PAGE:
In contrast, Manley says that Crooked Water’s ready-to-pour Old Fashioneds are the same cocktails she makes at home—just mixed by the 200-gallon bin. She buys premium bitters by the jug, the base spirit is the distillery’s signature bourbon, and she goes so far as to contract with someone to make the demerara, as it isn’t commercially available in bulk. “I’m not trying to make a ready-to-pour cocktail for $19.99 a bottle,” she says. “I can’t stand behind a cheap shot.”
Another unique Crooked Water offering is L’Eau Grand, a French oak-aged vodka that straddles the line between clear and brown spirits. Like Kings Point bourbon and the ready-to-pour Old Fashioned, it was inspired by a gap in the market: While distillers were producing plenty of aged gin, no one was doing an aged vodka. Manley got to work, experimenting at home by adding pieces of American and French oak to bottles of vodka to see which worked better. She settled on the French version, citing a depth of flavor and thick mouthfeel that American oak didn’t provide. With a rich caramel color that comes exclusively from the vodka’s time aging in wood, she considers L’Eau Grand a gateway to introduce vodka drinkers to brown spirits. And at the same time, it challenges the preconceptions of whiskey lovers who think they hate vodka. “It’s an educational spirit,” she explains. “[It] teaches the beauty of what wood does to [a] spirit.”
In addition to these distinctive drinks, Crooked Water stands out in the craft spirits scene as a woman-owned company—one of just two woman-owned distilleries in the Twin Cities. It’s a stark gender gap that isn’t specific to Minneapolis and St. Paul. Crooked Water Spirits is the first spirits company in the U.S. to be certified as woman-owned by the Women’s Business Enterprise National Council.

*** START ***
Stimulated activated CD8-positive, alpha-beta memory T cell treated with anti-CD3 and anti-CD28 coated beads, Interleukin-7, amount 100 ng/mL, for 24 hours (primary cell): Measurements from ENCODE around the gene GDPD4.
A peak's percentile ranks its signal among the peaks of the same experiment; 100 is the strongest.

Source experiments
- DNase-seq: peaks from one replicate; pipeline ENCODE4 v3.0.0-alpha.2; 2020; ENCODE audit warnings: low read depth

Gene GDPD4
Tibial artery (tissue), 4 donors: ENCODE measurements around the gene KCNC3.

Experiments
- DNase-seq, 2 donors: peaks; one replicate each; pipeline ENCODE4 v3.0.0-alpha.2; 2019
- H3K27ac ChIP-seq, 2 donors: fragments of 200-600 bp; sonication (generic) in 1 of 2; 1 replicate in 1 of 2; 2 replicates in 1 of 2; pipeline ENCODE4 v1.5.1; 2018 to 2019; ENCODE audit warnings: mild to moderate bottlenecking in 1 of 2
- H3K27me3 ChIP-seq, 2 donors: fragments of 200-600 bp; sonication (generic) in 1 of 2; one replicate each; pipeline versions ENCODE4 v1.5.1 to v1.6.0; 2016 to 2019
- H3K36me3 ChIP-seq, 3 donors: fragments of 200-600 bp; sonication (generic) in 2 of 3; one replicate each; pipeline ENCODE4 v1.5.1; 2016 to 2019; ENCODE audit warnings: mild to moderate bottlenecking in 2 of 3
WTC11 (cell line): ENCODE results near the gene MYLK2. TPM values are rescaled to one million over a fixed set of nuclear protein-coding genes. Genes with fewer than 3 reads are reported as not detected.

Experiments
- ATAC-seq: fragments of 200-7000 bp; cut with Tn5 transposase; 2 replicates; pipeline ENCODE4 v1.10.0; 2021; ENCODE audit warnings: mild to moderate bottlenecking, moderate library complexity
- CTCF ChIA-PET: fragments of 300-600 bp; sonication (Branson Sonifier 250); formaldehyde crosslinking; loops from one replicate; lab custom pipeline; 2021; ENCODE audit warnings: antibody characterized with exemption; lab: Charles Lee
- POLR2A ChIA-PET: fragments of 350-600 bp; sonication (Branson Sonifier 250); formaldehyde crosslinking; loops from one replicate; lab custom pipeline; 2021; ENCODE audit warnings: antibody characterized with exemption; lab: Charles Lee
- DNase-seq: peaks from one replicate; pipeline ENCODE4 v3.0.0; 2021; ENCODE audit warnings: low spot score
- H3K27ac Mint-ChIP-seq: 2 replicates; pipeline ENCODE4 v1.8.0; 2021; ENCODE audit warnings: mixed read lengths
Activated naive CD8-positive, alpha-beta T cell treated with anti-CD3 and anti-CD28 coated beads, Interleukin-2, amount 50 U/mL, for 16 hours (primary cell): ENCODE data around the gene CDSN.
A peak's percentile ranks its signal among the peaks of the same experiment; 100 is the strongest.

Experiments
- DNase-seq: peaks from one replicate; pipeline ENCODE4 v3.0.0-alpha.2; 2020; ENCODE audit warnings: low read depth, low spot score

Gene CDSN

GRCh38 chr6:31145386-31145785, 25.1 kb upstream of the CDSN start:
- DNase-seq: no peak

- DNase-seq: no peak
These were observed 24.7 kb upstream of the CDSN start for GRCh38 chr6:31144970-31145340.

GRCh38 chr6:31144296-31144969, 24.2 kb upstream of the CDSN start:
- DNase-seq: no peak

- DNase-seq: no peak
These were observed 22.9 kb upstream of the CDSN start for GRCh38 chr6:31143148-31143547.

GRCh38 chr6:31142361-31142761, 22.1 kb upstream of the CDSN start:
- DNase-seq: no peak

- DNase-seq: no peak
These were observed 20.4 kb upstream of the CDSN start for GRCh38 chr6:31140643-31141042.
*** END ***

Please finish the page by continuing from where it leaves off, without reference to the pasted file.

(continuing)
Manley views her position as a strength, pointing out that it’s exciting to stand out as one of the relatively few women in the industry. And she’s excited about the craft spirits movement as a whole, which she feels is all about learning and trying new things. “Keep your mind open, and let the spirits dictate your experience.... There are so many beautiful products in Minnesota, and nationally the craft movement is insane.” She points out that as the movement matures, it’s no longer enough for a product to simply be local—it also has to meet (or exceed) consumer expectations about taste and quality.
What’s next for Crooked Water? “This year is go time,” Manley says. Today, her spirits are distributed in Minnesota and California, but an expansion to Arizona, Florida, and Wisconsin is underway, with distribution to New York coming this fall.
Eventually, Manley wants Crooked Water spirits to be available in every state. “But quality, innovation, and experience won’t be sacrificed,” she says, pointing out that craft spirits can never compete with mass-market spirits on pricing.
“We have to compete on quality and innovation,” she adds. “How can we take it to 11?”
Crooked Water Spirits